Business Resources By WorkPlaceMoxie.Com

Do The Right Things And The Right Things Will Happen

Have you ever worked for an employer who did things you knew were wrong? Things you knew were against the law or moral ethics? Did you wonder what to do then?

By the time you finish reading this page you'll have access to information dealing with such issues as:

Understanding the difference between Integrity and Dubious Means
Understanding how what you know about yourself will help you
Finding out about an employer's Integrity
Dealing with Dubious Means

Learn how successful people find employers who earn their success because they do what is right. The Merriam-Webster Dictionary defines Integrity as an "adherence to a code of values". What this means is each of us sticking to doing what we have been taught and have learned for ourselves is right.

It defines Dubious as "uncertain, questionable". What this means is doing what we already know will be wrong - if we're caught ...

Now that we have established these terms, we'll explore how they apply to Choosing the Right Employer.

There are many things you won't be able to know up front about the person you'll be working with. Employers are going to give you their "best face" when interviewing you. This is a person you're thinking about spending most of your waking hours working with. Day-to-day, at least 5 days a week and hopefully, for the long-term.

Will this employer prove to be up front and upstanding? Or will they prove to be somewhat shady, which will mean you'll have to be somewhat shady or quit?

Do you accept what some people in business say is the "price of doing business"? That being in business can demand some practices that aren't fair, just or right? "Bottom line", do you really accept this? Are you really able to work for an employer and do things you know are not just, fair or right?

The answers to these questions come from a definition of self stemming from your internal beliefs about justice, fairness, equality and knowing what is right, for yourself first. And these answers will tell you what you are ready, able and willing to do to earn your living.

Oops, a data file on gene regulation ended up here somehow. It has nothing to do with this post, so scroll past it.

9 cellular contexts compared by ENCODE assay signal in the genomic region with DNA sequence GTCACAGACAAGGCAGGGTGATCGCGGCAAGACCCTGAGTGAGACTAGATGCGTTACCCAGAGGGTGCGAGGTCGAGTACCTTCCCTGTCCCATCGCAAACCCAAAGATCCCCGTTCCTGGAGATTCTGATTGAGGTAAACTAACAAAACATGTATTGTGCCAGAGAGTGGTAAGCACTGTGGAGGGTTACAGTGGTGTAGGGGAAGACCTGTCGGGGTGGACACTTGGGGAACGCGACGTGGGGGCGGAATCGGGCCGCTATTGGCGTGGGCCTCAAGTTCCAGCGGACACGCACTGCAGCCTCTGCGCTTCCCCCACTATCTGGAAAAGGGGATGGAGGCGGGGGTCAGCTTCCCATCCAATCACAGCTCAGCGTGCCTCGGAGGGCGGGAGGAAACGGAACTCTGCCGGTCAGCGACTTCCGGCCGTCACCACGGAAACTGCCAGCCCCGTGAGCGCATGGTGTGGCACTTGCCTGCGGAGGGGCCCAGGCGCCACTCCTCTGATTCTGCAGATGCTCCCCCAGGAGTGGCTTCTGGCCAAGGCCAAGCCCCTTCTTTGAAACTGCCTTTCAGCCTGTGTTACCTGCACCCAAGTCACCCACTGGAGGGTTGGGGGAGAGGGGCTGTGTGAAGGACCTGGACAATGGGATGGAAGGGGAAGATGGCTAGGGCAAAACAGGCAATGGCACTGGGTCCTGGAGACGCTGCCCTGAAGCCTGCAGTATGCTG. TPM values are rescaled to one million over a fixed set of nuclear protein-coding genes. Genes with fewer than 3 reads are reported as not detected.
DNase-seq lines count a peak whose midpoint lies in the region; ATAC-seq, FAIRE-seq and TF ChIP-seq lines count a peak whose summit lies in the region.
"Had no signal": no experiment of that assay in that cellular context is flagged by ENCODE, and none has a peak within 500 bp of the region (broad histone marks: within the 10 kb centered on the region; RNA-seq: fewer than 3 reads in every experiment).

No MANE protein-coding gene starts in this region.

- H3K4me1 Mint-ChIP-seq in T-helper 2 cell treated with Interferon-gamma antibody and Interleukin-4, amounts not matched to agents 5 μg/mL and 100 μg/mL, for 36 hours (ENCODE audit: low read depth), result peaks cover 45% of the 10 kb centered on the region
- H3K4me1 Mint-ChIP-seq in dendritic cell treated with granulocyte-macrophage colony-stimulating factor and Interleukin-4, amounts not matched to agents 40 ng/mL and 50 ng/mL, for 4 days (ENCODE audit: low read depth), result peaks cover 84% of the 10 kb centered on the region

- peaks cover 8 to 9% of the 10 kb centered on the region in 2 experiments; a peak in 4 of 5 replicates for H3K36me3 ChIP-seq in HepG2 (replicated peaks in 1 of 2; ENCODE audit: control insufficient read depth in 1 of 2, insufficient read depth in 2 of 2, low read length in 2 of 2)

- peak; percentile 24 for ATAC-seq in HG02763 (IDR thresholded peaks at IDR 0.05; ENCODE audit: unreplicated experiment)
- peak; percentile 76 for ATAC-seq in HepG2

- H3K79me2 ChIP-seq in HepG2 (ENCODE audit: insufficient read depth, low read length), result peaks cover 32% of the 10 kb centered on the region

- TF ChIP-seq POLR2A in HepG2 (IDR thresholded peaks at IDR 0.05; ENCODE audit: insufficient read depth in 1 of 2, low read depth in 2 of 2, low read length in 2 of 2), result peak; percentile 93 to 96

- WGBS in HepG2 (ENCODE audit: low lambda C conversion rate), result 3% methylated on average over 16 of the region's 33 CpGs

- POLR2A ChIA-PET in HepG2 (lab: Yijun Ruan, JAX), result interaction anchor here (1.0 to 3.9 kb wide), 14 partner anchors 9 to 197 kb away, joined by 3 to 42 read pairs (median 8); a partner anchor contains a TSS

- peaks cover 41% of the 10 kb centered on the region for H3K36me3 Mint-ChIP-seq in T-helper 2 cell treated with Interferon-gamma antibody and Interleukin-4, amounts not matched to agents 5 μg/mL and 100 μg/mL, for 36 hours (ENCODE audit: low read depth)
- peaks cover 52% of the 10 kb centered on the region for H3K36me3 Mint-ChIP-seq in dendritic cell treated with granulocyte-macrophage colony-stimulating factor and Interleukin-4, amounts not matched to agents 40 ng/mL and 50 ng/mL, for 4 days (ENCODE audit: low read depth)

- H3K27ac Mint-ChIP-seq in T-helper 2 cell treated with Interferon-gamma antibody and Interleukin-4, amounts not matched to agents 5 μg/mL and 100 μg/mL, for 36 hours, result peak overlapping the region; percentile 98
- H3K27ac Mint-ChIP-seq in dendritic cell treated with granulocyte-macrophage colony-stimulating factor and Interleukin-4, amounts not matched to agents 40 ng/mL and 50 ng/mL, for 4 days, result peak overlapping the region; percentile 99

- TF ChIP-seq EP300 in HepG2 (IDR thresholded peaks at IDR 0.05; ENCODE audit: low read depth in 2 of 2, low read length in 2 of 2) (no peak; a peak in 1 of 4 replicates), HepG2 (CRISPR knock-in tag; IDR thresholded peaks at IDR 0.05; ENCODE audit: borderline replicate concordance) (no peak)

What you can know ... In today's world, with technology and communications as developed as they are, it's easy to research any employer. Know all you can about an employer so you can make a smart choice.

Is the industry/field of work one in which you can believe is ethical?

For example, is the product or service of benefit and not harmful to the Earth and all its life? Can you, in all good conscience and with enthusiasm, be a part of the making or selling of this product or service? Is this a product or service you use? Can you recommend it to others?

Look closely at the company/business.

Sometimes you're fortunate enough to know something about the company/business because a family member or friend already working there has referred you. If not, research. Go to your local library. Log on to the Internet.

Find out everything you can about:

When the company was started
Why the company was started
Where the money came from to start the company

Beyond these basics, find out about the integrity of a company/business by researching how well the company has done and is doing. What others have to say about them. In the world marketplace. In the local community.

Find out:

How many businesses they own
The success (or failure) of past projects
The company's rating with Dun&Bradstreet
How the company contributes to the local community
What kind of impact their product or service has on the environment, animals and people

Then find out everything you can about their hiring practices. Do they promote from within? What's the rate of "turnover"? (How often employees leave.)

With all the information you gather, you'll be better able to make smart choices when Choosing the Right Employer.

If you're already working, do this research as well. Just because you work there doesn't mean you know all there is to know, (or need to know), about your employer.